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Company Claiming JPM and Intel are Working on a Stablecoin Probably a Scam

October 2, 2019
Ross Peili


Company Claiming JPM and Intel are Working on a Stablecoin Probably a Scam

There’s a trend on crypto-related websites spreading exciting news about JP Morgan and Intel joining forces to create their own stablecoin backed by the United States Dollar, supposedly called USD Digital or USDD. 

I am here to show you why this is not the case, and why you should avoid this high-potential scam from the beginning. 

For starters, the supposed issuer of the coin is a company called Global Currency Organization (GCO), and no, it has nothing to do with any government body or central banks despite its delusive title. It’s a private company with practically unknown real owners. 

Crypto media outlets such as Coindesk covered the topic saying that the team consists of former employees of JPM and Intel, and somehow TrustToken is also involved. Therefore there are no links to official JPM or Intel respective businesses despite the, I am afraid cheap, attempt to spark a hype among potential investors.

Do we really need another USD-pegged crypto?

GCO promises not only a USD-pegged digital currency but also a revenue-sharing model that will benefit its users. Basically, that means that while you think you own USDD’s, they are trading your funds in other volatile cryptocurrencies such as Bitcoin, and compensate you with a fraction of their earnings, while your initial contribution is stable in USD terms, similar to a traditional banking institution’s services. 

The company claims that the currency will be developed to be used by exchanges, traders and OTC desks who are looking for a stablecoin but unwilling to develop one on their own.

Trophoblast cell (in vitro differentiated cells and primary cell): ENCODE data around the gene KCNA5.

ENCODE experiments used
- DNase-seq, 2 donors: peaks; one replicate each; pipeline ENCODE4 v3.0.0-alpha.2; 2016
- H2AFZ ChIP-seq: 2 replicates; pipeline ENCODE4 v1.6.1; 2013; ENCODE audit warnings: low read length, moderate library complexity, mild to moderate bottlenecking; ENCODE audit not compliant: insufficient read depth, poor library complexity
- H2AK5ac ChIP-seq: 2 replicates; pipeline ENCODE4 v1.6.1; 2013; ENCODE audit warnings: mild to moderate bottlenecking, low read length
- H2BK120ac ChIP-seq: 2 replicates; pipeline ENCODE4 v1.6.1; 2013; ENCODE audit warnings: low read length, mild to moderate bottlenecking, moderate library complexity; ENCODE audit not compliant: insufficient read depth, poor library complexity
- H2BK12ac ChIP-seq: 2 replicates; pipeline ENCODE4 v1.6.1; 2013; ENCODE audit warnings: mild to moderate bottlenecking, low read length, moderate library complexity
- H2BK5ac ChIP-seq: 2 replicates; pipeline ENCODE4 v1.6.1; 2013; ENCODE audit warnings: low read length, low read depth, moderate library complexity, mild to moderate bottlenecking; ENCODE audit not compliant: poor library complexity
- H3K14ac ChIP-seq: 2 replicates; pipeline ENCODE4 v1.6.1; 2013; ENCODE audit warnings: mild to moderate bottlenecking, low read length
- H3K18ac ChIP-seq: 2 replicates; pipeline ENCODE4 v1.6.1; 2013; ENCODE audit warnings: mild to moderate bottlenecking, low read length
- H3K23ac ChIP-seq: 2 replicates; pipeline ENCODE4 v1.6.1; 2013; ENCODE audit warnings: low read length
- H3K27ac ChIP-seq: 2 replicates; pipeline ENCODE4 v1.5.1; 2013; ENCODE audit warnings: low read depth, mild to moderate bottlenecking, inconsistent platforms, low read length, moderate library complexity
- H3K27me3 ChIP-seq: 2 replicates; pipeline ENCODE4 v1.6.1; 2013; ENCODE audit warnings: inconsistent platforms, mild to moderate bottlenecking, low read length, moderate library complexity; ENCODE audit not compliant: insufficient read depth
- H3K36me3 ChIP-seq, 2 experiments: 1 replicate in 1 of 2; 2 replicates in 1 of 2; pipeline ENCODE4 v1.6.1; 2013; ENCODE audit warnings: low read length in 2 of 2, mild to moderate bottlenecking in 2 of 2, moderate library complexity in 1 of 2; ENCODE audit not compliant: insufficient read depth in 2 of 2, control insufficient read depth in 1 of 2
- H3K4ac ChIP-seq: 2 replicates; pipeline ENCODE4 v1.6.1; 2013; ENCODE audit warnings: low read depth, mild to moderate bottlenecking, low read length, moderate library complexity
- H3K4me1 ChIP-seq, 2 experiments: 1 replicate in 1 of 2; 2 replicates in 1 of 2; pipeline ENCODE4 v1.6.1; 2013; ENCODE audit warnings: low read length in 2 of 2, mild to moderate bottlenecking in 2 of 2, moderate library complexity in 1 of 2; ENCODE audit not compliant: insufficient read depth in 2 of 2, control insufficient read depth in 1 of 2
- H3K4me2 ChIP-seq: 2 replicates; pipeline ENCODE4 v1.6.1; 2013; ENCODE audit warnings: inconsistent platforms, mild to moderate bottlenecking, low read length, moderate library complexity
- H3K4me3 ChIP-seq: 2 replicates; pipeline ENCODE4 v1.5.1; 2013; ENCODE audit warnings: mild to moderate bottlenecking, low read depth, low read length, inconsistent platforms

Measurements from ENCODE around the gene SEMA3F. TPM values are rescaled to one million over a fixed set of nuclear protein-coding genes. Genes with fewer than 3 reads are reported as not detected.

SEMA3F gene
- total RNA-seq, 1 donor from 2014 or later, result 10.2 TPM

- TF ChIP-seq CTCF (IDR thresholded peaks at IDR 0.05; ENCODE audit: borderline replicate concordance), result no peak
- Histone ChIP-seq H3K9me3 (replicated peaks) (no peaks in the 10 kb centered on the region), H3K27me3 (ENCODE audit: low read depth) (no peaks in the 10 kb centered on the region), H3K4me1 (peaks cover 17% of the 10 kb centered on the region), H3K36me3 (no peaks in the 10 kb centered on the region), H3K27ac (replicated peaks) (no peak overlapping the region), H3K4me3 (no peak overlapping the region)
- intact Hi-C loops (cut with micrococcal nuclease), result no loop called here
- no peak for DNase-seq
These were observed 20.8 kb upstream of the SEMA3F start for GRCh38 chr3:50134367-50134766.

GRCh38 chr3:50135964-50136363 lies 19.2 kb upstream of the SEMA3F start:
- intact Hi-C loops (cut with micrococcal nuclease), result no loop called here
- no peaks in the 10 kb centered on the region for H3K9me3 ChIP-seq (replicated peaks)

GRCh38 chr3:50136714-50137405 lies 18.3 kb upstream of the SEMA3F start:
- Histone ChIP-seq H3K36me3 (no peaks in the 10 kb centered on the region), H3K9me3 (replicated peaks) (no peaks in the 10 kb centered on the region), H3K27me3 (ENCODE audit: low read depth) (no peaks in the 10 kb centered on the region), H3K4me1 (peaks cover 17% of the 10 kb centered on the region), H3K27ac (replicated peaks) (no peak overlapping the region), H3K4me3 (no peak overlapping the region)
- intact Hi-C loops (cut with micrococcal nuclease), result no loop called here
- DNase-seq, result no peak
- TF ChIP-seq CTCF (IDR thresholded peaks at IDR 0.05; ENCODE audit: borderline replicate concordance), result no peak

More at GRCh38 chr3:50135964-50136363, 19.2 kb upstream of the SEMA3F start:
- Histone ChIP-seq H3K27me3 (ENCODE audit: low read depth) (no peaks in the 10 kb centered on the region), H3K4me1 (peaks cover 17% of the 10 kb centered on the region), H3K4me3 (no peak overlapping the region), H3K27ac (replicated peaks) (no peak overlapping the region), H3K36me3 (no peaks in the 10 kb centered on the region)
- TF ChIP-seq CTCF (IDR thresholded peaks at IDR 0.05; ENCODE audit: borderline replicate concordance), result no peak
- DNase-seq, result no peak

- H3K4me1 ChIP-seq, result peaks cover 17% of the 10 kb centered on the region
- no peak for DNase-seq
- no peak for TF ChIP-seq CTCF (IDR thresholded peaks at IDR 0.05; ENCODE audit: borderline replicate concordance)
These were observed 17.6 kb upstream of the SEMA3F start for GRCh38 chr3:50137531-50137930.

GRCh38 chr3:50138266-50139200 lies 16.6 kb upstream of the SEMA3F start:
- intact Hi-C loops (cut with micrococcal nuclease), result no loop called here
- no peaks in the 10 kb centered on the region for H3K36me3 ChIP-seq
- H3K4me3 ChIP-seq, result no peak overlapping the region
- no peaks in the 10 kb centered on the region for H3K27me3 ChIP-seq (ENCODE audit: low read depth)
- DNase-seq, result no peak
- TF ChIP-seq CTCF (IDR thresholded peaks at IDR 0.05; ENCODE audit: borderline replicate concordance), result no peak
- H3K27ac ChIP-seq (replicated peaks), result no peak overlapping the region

My questions are: 

  • Why wouldn’t they choose USDT, or something analogous, instead of a new coin that hasn’t even developed yet?
  • How can you brag about offering an original service for those who can’t build one, when you’re basically utilizing Ethereum’s blockchain to run the project?

I mean, I have nothing in particular against stablecoins, but I just can’t stand ‘companies’ who are convinced everyone has a two-digit IQ. 

“Let’s say you’re a Japanese student living in the U.S. and you want your parents to send you funds. With the current process, you’d either need a U.S. bank account or be subjected to long delays and conversion fees. With our stablecoin, you should be able to receive your funds in a matter of days.”GCO’s representative Mr. Vellanikaran told CoinDesk

Again, this is funny at best, if you consider that we actually need 2 days to transfer funds via the traditional banking system anyways, so a crypto asset that tries to convince me that this is their strongest point, is lacking some important attributes.

Bad math x good promo = extremely risky business 

Cryptocurrency transactions usually take anywhere between a couple minutes to a couple hours to confirm, and when USDD’s says it can do that in 2 days, I really don’t see the point of using it, and AGAIN, before it is even launched. 

The same representative also quoted, pretending to be educated and important in the sphere: “worldwide adoption of blockchain-based currencies will come in the next 10 to 20 years” and only with institutional support he added. 

This person is either sleeping on what’s currently happening on a worldwide political level, as stablecoins and cryptocurrencies are already a thing, and we definitely won’t need 20 years to adopt them, or he’s simply a modern era Bitcoinnect guy. I mean, most likely in 20 years, some of us will be living on Mars, not to mention cryptos will be a norm. 

Concluding, this is not the first, and certainly not the last attempt to promote a potential scam using fancy tech and banking names.

You should always do your own research and put your organic processors in motion. Some of the math regarding this project simply doesn’t add up, no matter how uneducated or inexperienced you are when it comes to blockchain technology. 

This is just an opinion based on currently available facts. Hit me on Twitter to discuss it further if you think I am wrong.